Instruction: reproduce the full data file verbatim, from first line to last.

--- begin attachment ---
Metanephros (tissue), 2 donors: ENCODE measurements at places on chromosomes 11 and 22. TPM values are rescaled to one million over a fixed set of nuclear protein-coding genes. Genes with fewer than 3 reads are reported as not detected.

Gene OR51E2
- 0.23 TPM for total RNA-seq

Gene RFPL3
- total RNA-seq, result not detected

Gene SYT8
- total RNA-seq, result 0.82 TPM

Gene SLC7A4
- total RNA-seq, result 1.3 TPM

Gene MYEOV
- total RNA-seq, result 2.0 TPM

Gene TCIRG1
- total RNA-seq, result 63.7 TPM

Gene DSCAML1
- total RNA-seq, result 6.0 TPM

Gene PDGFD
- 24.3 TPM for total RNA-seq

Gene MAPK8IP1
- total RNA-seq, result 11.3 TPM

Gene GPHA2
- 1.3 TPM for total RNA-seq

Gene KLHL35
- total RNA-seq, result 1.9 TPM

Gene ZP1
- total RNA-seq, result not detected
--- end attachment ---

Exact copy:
Metanephros (tissue), 2 donors: ENCODE measurements at places on chromosomes 11 and 22. TPM values are rescaled to one million over a fixed set of nuclear protein-coding genes. Genes with fewer than 3 reads are reported as not detected.

Gene OR51E2
- 0.23 TPM for total RNA-seq

Gene RFPL3
- total RNA-seq, result not detected

Gene SYT8
- total RNA-seq, result 0.82 TPM

Gene SLC7A4
- total RNA-seq, result 1.3 TPM

Gene MYEOV
- total RNA-seq, result 2.0 TPM

Gene TCIRG1
- total RNA-seq, result 63.7 TPM

Gene DSCAML1
- total RNA-seq, result 6.0 TPM

Gene PDGFD
- 24.3 TPM for total RNA-seq

Gene MAPK8IP1
- total RNA-seq, result 11.3 TPM

Gene GPHA2
- 1.3 TPM for total RNA-seq

Gene KLHL35
- total RNA-seq, result 1.9 TPM

Gene ZP1
- total RNA-seq, result not detected